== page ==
Digital Video Recorders and Television

A DVR today is a household term and a household item. Since TiVo helped bring the idea of recording TV on a hard drive instead of a VHS cassette the world of TV watching has changed. Instead of fiddling with stacks of blank VHS tapes and re-recording over cassettes for sub-par quality recordings we all admired the ability to look at a digital TV guide on our screen, push a button, and not worry about a thing.

Many cable and satellite TV companies are now offering DVR capable boxes for an additional monthly fee. TiVo also has a similar monthly fee system, or a pricey – but worth it – lifetime subscription service. Either way you’ll find yourself paying a monthly fee to record your shows and watch them anytime you want. What, there’s an alternative you say?


Well of course there is. In this world of technology there’s almost always an alternative. If you want the ability to record shows without ever having to buy a VHS cassette again, but you aren’t the type of person that needs to record two shows at once and so on, consider this. You can purchase a DVD recorder, this is exactly like a VCR, but instead of using cassettes it uses blank DVD media. You can purchase 50 blank DVD discs for under $10 or 15 usually, each disc will hold at least 2 hours (with a maximum around 4 or 6 hours if you don’t mind the quality dip). DVDs take up less space than VHS tapes and the quality is much higher. Regular DVD discs can only be burned once, meaning you can not edit or re-use a disc, however you can buy RAM or RW model discs to get some re-use of your discs. This of course all depends on which model of recorder you buy.

The DVD Recorder is a good option for those who don’t want to pay a monthly fee and want to still record their shows at DVD quality.

My Samsung DVD Recorder and my Sony Analog to Digital Converter

Geeky Alternatives

Okay so if you’re really into your TV shows, and I mean you love TV and you can’t miss a second of your shows. Then this option may be for you. Maybe you’re not a fan of the cable / satellite companies with their fees, taxes, and extra charges. Maybe you get your TV via the antenna or you don’t want the monthly fee of a DVR box. Well there is a solution, but it’s initial price is high. About $400-500 high (a bit less if you’re creative). Now why so expensive? Well because you’re going to be building your own DVR. Yes, you read that correctly. A mini-computer, small enough to fit inside your entertainment cabinet. Equipped with a video capture device, enough storage to save a year of programing, and internet connectivity, this option is very popular with geeky folks everywhere.

Computers can do basically anything they’d like, which is why a small computer with enough power can easily record video on a schedule. You’ll also have the flexibility to burn shows onto DVDs, convert the videos for portable devices like an iPod or an iPhone and upgrade your storage space in the future. Now I won’t go into the details too much here but you have some options. First you need software, you can use Windows Media Center, or a free Linux distribution called MythTV.  Then the hardware, depending on where your channels come from, you’ll need a TV Tuner or a Capture Card, or a combination of both in one internal card, there are also USB and FireWire external devices, but these can get pricey quickly. Of course the core of all of this is a computer, you’ll need something pretty modern to convert and save all of your TV signals, especially HDTV signals. If you’re at this point want you want to know more I’d suggest searching for some specs, if you’ve made it this far you’re probably geeky enough to figure the rest out. 😉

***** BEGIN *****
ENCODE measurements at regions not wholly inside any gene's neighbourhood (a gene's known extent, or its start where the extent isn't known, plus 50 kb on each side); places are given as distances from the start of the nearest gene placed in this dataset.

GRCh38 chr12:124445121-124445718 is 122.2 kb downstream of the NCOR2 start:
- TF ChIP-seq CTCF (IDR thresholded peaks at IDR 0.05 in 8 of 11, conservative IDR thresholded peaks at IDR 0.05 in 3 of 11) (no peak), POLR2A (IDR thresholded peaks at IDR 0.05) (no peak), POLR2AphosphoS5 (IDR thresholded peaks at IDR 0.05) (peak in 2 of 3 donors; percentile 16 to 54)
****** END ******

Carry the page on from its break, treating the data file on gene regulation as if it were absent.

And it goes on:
The Road Less Traveled… There’s A Reason Why

Of course there’s always another odd choice I’d like to add, which is the main reason I started to write this article in the first place. Ever hear of ReplayTV? You may have. Around the year 2000 when TiVo was still young ReplayTV tried to join in on the DVR fun as well. Some of their boxes were sold by companies like Panasonic, which re-branded their boxes and sold them under their brand, Panasonic ShowStopper. I recently picked up one of these boxes, even though it’s only standard definition. Why you may ask? No monthly fees – ever! That’s right, this system was created to be used without fees, it’s initially high selling price was high enough most thought. However I bought one of these for only $29 at a local Goodwill store. This Panasonic model boasts up to 30 hours of recording on “extended” mode. I took a gamble since I didn’t know if it worked, however it seemed to be almost new in the box. There was not a scratch on the unit and all the cables and accessories were there.It has a pair of inputs and outputs, with one S-Video port per input and output. The unit works fine for recording manually just like you may have with a VCR.